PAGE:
Transitional justice and constitutionalism: The case of Ghana
Author: Marian Yankson-Mensah
Affiliations: LLB (Kwame Nkrumah University of Science and Technology), LLM (University of
the Western Cape), Dr Iur (Humboldt Universität zu Berlin); Project Officer, International Nuremberg Principles Academy, Nuremberg, Germany.
Source: South African Journal of Criminal Justice, Volume 33 Issue 3, p. 543 – 562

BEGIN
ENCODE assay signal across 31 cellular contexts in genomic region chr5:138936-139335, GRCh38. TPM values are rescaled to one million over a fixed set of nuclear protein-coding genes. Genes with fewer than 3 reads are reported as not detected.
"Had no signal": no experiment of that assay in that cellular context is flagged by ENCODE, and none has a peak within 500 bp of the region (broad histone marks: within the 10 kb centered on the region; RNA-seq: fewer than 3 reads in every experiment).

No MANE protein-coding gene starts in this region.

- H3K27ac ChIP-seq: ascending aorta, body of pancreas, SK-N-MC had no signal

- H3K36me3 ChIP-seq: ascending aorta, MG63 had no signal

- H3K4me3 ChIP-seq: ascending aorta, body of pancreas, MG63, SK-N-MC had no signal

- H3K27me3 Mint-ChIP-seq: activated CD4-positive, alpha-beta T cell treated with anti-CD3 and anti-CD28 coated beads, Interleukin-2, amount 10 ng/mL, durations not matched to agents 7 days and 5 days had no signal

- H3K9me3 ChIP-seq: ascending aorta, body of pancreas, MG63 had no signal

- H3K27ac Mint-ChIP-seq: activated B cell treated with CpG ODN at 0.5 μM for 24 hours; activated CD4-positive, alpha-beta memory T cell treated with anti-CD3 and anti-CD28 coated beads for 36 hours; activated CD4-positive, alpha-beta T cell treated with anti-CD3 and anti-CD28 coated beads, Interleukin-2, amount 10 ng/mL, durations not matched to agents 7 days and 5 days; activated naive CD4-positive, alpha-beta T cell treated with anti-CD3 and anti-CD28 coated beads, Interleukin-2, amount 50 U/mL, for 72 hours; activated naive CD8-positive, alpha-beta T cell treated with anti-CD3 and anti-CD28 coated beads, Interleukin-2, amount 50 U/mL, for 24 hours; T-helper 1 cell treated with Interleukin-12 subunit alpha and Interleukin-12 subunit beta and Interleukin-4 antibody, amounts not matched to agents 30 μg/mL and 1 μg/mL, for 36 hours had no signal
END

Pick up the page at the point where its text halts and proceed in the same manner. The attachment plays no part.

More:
The delicate process of constitution-making during transition covers a range of issues, but usually features questions on how to address past human rights violations, change repressive laws, recognise basic rights and reform state institutions. Hence, the constitution-making process can have significant implications on the transitional justice mechanisms that are adopted and how they are implemented. In the case of Ghana, the 1992 Constitution came into force after decades of political instability. On 28 April 1992, a draft constitution for Ghana’s fourth republic was approved in a referendum. As part of the transitional provisions in the 1992 Constitution, amnesty provisions were enshrined to protect members of all previous military regimes from prosecution. However, the 1992 Constitution did not contain express provisions for initiation of other transitional justice mechanisms. In a bid to reflect on the rarely examined relationship between transitional justice mechanisms and constitutionalism, this paper shall examine Ghana’s amnesty laws, truth commission and reparative measures in relation to the constitution-making process and constitutional norms. The paper opines that as separate processes towards a common end, proper synchronisation of Ghana’s transitional justice processes and constitution-making could have shaped the country’s transitional justice mechanisms in the right direction towards achieving their perceived goals.